How To Find Distribution For Your Film.


1. Make A Good Movie… Please.

No matter how much dedication you can put into your film to reach its audience, nothing will compensate for a bad film.

2. Research A Good Fit For Your Film.

Having thought about your audience, find out which companies have recently distributed films aimed at a similar audience to the one you hope to reach. Send them an email or letter containing a brief synopsis of your film and ask them if they will consider watching it. Most will do so. Bear in mind though: sending your film en masse to all distributors is a waste of everyone’s time. We get offered inappropriate titles every week and it simply comes across as amateur. Keep in mind that smaller compagnies will spend much more time and ressources to promote your film than big ones, why? Because chances are your film is not lucrative enough compared to the so called A-List ones.

3. Film Festivals Markets.

Film markets are centred around the commerce of film whereas film festivals are about meeting a first audience directly. But who said you can’t have the cake and the cherry? Selecting the right film festival for your film is key.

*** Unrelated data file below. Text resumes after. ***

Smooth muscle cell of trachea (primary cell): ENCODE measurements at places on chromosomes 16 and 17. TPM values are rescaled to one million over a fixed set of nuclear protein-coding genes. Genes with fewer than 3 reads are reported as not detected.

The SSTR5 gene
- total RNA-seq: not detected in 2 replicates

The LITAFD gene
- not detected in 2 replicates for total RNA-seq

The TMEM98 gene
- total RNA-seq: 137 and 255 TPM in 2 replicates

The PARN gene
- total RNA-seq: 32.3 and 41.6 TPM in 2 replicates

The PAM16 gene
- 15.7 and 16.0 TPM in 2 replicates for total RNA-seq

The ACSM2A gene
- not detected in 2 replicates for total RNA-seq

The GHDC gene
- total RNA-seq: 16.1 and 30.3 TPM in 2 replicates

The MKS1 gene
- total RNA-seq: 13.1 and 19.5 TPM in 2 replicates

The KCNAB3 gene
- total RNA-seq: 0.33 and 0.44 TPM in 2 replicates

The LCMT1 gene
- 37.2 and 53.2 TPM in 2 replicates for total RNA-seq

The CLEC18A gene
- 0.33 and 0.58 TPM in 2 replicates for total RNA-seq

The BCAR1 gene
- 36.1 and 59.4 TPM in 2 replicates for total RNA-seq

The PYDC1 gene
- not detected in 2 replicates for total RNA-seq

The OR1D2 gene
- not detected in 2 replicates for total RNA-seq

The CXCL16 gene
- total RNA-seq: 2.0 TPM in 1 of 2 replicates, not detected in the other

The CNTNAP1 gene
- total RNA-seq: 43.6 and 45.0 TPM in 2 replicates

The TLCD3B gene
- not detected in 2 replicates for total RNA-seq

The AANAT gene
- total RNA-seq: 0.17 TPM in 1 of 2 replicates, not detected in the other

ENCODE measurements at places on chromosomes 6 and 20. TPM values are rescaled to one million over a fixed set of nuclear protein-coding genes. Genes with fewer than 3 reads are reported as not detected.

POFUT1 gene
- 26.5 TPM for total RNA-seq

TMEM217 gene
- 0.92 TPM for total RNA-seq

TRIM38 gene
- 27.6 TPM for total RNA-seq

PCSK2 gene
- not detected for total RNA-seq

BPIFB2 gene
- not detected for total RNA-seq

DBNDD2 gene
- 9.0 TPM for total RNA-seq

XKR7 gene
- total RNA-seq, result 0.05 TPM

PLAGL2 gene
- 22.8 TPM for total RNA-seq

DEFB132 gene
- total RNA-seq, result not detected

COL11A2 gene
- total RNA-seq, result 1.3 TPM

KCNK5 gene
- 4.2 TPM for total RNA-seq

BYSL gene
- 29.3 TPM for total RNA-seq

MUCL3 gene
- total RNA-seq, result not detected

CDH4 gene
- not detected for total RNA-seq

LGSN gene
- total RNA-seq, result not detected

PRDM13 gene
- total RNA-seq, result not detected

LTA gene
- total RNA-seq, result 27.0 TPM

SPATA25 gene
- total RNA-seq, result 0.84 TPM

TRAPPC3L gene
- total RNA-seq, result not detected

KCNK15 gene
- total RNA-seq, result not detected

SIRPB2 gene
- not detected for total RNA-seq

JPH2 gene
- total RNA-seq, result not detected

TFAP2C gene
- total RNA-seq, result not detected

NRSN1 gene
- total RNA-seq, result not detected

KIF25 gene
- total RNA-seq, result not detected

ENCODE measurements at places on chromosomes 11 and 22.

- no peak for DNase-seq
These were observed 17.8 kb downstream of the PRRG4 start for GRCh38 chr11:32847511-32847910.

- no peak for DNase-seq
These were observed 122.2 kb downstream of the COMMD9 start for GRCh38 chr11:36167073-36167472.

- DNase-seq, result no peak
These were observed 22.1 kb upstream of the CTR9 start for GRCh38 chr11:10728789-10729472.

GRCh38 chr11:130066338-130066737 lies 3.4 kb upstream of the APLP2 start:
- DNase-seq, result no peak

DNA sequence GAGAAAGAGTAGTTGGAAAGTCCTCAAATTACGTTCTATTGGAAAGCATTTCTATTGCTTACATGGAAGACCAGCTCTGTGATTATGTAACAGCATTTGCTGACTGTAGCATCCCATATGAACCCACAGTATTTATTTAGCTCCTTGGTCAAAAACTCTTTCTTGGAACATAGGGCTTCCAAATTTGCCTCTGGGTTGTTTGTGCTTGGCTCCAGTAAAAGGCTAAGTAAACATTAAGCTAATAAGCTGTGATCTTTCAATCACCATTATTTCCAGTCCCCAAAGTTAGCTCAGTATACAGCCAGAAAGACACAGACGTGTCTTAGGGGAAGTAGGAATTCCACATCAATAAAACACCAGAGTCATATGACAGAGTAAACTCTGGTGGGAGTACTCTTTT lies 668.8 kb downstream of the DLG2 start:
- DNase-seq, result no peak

4. Ask For A Distribution Plan.

There are many crooked distributors out there, who will not pay a producer their fair share of the profits, and/or will use accounting tricks such as cross-collateralization to always show a loss. So Forbid packaging because other films expenses will be added to your account. But considering you found the relevant distributor, always ask for a clear and detailed distribution plan, it should include the “where, when, who, and hopefully how much”.

5.Is Self-distribution is an option?

Though it takes time and dedication, self-distribution has greatly improved over the last years. said. Filmmakers can now hire a theatrical booker, get content up directly on Vimeo and VHX, and/or use a third party aggregator (such as FilmBuff) to get their film on a digital platform like Amazon, iTunes, and Netflix.
But think of it from a consumer point of view: when was the last time you watched a small indie movie on Netflix or when was the last time you rented a feature on Vimeo? That’s right: never.


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